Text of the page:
Brownback Reasserts Opposition To Medicaid Expansion In State Of The State Speech
Kansas Gov. Sam Brownback didn’t specifically mention Medicaid expansion in his State of the State speech Tuesday night to a joint session of the Legislature.
But he made it clear that he remains opposed to expanding eligibility to cover more than 150,000 low-income adults, many of whom are uninsured.
Seeming to acknowledge that the closure of Mercy Hospital in the southeast Kansas community of Independence had increased support for expansion, Brownback said “Obamacare” was the main reason for its financial struggles and those of other rural hospitals.
“It was Obamacare that cut Medicare reimbursements to rural hospitals,” Brownback said, referring to the Affordable Care Act. “It was Obamacare that caused the problem. We should not expand Obamacare to solve the problem.”
Nationally, hospitals supported the ACA and the Medicare reimbursement reductions it included because they expected that increasing the number of Americans with private insurance and expanding Medicaid would more than offset those reductions. Kansas’ rejection of Medicaid expansion has denied hospitals and other health care providers in the state that offsetting revenue.
Not expanding Medicaid has cost Kansas providers $920 million and counting, according to the Kansas Hospital Association, which keeps a running total of the cost on its website.
Insisting that Medicaid expansion isn’t the solution to the struggles of rural providers, Brownback said he’s open to other proposals. He announced the creation of a working group to “address the problems of health care delivery in rural Kansas.”
Brownback named Lt. Gov. Jeff Colyer, a plastic surgeon and the primary architect of KanCare, the state’s privatized Medicaid program, to lead the group in crafting a plan for his consideration “by this time next year.”
“I believe this working group should have frontline stakeholders involved, including a rural hospital administrator and a rural physician, at the same time as top policymakers,” Brownback said.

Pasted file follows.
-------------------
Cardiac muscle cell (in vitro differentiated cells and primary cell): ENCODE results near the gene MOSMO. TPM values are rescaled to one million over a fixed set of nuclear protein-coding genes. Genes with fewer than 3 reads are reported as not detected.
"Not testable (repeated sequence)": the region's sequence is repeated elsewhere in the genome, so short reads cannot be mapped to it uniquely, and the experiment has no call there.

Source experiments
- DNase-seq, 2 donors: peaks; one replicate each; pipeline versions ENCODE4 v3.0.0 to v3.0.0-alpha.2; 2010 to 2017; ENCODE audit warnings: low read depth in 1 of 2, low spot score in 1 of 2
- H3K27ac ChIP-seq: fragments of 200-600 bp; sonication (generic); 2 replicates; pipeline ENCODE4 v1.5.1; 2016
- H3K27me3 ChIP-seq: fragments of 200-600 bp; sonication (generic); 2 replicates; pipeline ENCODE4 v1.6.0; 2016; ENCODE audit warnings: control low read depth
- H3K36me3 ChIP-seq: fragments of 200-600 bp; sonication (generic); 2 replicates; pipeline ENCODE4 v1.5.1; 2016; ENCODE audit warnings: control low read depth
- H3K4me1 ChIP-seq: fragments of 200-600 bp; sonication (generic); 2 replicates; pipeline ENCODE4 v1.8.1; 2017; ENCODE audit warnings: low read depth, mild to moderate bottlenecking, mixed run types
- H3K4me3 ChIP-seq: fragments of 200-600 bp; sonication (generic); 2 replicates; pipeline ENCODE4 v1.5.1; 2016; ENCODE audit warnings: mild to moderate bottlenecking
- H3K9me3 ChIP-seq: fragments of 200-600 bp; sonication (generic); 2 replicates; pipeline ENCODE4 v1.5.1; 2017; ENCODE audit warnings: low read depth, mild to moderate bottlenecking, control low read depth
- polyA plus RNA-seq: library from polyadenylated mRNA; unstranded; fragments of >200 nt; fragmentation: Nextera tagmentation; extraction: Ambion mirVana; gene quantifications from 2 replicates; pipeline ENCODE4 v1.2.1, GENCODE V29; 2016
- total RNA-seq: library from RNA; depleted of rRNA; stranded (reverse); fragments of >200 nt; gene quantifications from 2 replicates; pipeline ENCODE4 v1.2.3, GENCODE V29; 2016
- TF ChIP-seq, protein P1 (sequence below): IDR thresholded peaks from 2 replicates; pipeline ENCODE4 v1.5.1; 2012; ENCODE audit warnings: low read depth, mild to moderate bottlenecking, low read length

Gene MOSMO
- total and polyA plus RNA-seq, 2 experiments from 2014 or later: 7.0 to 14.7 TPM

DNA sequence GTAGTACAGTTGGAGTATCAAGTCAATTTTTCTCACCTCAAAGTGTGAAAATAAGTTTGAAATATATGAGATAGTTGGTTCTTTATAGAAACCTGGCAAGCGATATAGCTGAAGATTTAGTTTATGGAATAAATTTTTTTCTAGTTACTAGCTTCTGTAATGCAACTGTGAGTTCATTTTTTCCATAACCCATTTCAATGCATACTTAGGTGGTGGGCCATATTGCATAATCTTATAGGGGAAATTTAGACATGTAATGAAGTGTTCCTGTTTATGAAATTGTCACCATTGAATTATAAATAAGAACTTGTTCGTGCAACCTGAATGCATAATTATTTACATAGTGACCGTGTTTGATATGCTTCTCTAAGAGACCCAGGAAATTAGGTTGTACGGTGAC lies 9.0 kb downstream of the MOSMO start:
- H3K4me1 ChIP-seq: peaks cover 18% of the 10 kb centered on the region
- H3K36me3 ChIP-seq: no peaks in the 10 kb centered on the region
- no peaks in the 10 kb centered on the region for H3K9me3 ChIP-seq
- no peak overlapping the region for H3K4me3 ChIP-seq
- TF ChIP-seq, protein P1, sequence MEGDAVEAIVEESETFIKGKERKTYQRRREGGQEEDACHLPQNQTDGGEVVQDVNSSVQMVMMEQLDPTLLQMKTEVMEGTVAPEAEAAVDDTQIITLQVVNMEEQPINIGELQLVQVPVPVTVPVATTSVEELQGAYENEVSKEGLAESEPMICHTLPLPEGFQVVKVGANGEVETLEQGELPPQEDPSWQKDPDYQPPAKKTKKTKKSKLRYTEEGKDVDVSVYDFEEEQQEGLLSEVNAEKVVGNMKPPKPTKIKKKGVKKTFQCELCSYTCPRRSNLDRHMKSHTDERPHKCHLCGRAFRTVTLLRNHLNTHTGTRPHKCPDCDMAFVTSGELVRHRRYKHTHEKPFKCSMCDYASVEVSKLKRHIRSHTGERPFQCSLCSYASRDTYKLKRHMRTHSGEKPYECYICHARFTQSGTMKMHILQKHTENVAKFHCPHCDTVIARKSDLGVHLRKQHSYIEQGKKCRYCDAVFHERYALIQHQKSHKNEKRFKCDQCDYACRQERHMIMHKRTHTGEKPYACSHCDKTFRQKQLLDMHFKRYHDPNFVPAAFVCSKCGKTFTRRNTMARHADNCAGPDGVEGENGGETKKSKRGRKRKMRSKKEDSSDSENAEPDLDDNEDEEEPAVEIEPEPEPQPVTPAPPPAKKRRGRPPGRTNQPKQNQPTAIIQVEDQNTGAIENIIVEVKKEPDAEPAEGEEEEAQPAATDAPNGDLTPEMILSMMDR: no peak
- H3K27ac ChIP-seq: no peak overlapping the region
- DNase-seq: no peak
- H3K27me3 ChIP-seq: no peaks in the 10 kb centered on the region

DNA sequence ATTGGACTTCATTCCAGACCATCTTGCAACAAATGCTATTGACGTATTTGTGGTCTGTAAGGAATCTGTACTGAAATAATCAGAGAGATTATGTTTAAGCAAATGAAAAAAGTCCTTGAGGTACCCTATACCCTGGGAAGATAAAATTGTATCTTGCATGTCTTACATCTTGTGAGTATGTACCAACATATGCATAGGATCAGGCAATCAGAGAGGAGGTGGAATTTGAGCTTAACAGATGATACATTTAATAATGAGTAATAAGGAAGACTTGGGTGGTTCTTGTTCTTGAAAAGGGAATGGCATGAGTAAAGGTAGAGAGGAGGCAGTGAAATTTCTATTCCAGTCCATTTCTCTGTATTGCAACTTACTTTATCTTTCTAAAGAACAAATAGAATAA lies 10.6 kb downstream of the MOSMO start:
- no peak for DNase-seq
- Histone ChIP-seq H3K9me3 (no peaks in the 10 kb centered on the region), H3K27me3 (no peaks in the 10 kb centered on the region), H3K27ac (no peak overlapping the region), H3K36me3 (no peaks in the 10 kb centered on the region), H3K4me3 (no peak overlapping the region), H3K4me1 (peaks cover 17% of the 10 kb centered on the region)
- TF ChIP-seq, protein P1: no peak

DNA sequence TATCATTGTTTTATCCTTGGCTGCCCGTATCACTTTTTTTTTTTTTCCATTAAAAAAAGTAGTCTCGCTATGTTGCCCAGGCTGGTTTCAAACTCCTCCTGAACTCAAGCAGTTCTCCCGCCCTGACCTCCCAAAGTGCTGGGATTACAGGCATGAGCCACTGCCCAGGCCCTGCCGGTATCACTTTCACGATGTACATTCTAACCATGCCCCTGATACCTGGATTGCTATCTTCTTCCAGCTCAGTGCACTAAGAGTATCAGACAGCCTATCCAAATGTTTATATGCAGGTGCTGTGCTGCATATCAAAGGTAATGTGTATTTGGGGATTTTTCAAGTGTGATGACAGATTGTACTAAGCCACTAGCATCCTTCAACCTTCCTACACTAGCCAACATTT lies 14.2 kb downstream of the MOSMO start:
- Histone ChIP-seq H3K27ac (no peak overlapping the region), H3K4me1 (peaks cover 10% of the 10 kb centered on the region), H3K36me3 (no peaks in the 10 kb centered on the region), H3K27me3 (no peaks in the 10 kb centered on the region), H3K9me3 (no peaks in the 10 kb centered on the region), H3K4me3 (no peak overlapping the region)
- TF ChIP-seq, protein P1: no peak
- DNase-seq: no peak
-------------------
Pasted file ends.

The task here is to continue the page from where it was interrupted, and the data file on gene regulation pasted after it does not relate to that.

Brownback said the working group would welcome input from “diverse organizations,” including the hospital association and others that support Medicaid expansion.
But referring to an ACA repeal bill that Congress passed but which President Obama vetoed last week, Brownback said it would be unrealistic to rely on “yet another false Obamacare promise.”
“We can and should find a Kansas solution that will improve rural health care access and outcomes,” he said.
Kansas is one of 19 states that haven’t expanded Medicaid eligibility.
Shortly before the governor’s speech, the hospital association distributed an editorial to Kansas media written by Terry Deschaine, a former hospital CEO and current member of the board of trustees at Sumner Regional Medical Center in Wellington.
Deschaine countered the governor’s arguments against expansion, saying it would “inject some much-needed cash into rural hospitals like Wellington’s.”
“As a former hospital administrator and current hospital board member, I implore our state leaders and lawmakers to expand KanCare,” Deschaine wrote. “While not a silver bullet, expanding KanCare is an important part of preserving access to hospital care across Kansas — and particularly in rural communities like Wellington.”
A recent report commissioned by the Sunflower Foundation and released by several Kansas health foundations said Medicaid expansion would lower state spending in several areas by enough to cover the annual $53 million cost of expansion, perhaps with money to spare.
The hospital association is working on an expansion bill modeled on so-called red-state plans adopted in other states headed by Republican governors. Association officials say they hope to have the bill introduced by next week.
Jim McLean is executive editor of KHI News Service in Topeka, a partner in the Heartland Health Monitor team.